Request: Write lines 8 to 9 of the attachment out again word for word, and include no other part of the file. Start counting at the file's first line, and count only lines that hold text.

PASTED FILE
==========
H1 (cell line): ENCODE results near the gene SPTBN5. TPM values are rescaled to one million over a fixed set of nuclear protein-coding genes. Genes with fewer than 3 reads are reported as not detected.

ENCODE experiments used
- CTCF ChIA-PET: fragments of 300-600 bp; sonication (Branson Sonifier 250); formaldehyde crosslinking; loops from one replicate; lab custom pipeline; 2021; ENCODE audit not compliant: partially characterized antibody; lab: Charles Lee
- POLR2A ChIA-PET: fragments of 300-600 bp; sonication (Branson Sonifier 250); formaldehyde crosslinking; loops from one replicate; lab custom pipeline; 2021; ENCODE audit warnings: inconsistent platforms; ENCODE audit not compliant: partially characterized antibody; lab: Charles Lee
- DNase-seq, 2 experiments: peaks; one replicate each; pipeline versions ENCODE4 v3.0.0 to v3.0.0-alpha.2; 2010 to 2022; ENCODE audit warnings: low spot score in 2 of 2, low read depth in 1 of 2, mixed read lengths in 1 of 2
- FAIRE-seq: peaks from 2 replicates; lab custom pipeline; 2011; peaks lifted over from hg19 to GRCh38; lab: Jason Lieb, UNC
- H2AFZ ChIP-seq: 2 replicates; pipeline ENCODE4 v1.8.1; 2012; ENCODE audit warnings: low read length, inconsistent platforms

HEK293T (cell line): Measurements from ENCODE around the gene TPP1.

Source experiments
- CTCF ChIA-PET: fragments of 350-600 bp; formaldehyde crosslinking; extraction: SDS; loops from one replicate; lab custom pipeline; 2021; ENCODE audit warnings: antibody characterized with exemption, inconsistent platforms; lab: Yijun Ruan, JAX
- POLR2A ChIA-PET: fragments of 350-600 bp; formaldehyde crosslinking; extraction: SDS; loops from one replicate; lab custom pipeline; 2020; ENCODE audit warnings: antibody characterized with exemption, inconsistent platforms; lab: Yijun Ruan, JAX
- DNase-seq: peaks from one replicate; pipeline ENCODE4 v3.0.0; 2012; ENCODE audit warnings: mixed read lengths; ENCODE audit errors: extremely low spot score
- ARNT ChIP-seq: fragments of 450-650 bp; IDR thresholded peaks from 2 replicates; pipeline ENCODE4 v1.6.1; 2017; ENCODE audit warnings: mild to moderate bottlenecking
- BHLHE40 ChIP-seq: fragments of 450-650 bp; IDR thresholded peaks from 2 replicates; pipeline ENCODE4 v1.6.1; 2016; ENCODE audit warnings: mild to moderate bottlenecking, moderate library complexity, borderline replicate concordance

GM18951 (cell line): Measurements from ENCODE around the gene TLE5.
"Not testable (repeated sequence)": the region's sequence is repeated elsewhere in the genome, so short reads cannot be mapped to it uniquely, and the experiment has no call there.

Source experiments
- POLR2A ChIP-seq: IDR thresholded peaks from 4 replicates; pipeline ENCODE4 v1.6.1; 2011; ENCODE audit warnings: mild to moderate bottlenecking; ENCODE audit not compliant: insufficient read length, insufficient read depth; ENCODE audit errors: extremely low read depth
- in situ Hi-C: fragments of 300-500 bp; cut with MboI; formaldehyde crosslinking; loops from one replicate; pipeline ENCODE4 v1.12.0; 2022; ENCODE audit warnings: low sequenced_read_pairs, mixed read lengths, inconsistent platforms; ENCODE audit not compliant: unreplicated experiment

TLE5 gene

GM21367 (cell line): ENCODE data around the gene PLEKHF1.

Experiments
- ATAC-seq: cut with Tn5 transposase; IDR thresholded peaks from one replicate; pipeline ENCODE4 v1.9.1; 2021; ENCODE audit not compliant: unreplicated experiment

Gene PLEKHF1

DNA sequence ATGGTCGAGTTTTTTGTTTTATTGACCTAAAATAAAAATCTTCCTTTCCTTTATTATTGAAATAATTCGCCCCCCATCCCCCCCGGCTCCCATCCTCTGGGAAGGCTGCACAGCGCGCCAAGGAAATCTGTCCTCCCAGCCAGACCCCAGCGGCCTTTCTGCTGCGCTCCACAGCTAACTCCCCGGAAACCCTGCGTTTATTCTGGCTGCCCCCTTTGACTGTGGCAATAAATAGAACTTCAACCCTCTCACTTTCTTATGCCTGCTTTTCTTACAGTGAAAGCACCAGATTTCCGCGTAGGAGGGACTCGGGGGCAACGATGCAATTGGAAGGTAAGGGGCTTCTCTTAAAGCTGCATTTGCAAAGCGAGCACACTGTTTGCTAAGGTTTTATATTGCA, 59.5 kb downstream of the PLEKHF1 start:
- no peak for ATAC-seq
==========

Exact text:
HEK293T (cell line): Measurements from ENCODE around the gene TPP1.

Source experiments